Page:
Synonyms and other taxonomic changes
Caloptenus punctulatus Scudder, 1862. Described from Maine
Caloptenus griseus Thomas, 1872. Described from Ohio
Melanoplus punctulatus (Scudder) Scudder, 1874. Described from Maine
Caloptenus helluo Scudder, 1875. Described from Dallas, Texas
Melanoplus arboreus Scudder, 1897. Described from Dallas, Texas
Melanoplus punctulatus arboreus (Scudder) Rehn & Hebard, 1916
Melanoplus punctulatus griseus (Thomas) Rehn, 1946
3 subspecies: punctulatus, griseus, & arboreus
Males: 27-31 mm, females: 37-45 mm
Camouflage patterned. Outer face of hind femora marked with alternating blackish and grayish bands (a distinctive feature). Lower inside of hind femur usually bright red. Hind tibiae reddish and/or gray. In males, cerci large, club-like (boot-shaped), distinctive. Sometimes comes to lights.
M. splendidus from further west is very similar, and perhaps just a regional variant of this species.
Eastern and central North America.
Forests and oak savannah; may be nocturnal--comes to lights. Often seen perched on trunks of trees, where well-camouflaged.
Typically July-November in much of range. July-September (Michigan), September-November (North Carolina). July-January (Florida)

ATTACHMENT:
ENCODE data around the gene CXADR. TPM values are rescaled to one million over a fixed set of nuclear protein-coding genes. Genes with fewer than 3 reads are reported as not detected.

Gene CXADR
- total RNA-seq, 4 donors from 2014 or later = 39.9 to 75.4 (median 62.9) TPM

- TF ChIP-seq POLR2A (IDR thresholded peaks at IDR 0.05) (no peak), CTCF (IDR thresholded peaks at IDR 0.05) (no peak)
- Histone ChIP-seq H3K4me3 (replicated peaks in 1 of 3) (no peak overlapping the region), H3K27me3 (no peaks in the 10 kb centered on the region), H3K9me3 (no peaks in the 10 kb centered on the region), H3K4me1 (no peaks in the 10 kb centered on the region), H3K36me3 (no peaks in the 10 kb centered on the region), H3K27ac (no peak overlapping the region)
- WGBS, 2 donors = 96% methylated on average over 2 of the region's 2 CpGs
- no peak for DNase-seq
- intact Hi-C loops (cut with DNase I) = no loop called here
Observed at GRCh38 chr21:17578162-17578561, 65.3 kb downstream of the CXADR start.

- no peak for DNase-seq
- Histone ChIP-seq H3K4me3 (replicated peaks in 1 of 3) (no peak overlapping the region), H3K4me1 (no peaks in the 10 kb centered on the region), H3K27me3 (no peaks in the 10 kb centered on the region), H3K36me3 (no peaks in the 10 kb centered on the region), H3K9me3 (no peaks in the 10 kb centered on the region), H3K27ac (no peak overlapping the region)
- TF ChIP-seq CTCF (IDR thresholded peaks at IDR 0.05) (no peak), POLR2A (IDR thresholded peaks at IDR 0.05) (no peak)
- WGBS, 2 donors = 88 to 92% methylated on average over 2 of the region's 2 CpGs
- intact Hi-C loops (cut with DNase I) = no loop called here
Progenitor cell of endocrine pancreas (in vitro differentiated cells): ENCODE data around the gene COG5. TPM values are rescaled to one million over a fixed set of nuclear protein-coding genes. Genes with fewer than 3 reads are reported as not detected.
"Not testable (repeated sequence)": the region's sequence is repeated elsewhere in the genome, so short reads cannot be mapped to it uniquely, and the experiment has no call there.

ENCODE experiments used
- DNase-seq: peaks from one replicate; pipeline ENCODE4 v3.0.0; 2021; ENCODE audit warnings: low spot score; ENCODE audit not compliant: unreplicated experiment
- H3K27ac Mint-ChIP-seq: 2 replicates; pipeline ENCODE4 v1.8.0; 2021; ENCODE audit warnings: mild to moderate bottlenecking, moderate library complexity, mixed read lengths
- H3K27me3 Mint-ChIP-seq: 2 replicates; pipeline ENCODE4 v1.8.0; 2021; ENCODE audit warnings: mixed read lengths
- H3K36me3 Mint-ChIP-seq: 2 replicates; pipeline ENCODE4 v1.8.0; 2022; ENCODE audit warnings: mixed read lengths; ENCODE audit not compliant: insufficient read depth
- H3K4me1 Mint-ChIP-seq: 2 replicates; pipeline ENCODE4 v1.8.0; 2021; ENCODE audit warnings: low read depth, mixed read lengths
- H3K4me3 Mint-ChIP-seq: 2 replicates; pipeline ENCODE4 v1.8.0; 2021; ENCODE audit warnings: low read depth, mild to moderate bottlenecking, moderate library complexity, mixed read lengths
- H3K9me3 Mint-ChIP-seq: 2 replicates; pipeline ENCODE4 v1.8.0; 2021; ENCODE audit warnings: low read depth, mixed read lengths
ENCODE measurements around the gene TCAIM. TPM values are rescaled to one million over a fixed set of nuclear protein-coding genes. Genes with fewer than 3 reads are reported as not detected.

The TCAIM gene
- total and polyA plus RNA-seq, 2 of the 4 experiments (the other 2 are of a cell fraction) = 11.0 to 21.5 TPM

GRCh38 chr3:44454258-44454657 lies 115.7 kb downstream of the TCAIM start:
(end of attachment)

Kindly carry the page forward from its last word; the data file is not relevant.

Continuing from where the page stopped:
Deciduous and sometimes coniferous foliage
Females lay eggs in holes or crevices of trunks of pine or deciduous trees.
One of the few members of its genus that is easy to recognize.
Traditionally this species is considered rare, but it is one of the most frequently photographed grasshoppers, and has a wide distribution. Perhaps this is because of habitat preferences; entomologists looking for grasshoppers rarely see it because it lives mostly in the trees, but people with cameras often find them in such places (or on the sides of their houses or wood porches and stoops).
Grasshoppers of Florida; PDF doc
live adult image, description, distribution, habits, common name reference (U. of Florida)
Orthoptera of Michigan; PDF doc
key to species and common name references (Roger Bland, Central Michigan U.)
Insects of Cedar Creek
pinned and live adult images of male and female (U. of Minnesota)
Orthoptera of the Northern Great Plains
description, habitat, common name reference (Gerald Fauske, North Dakota State U.)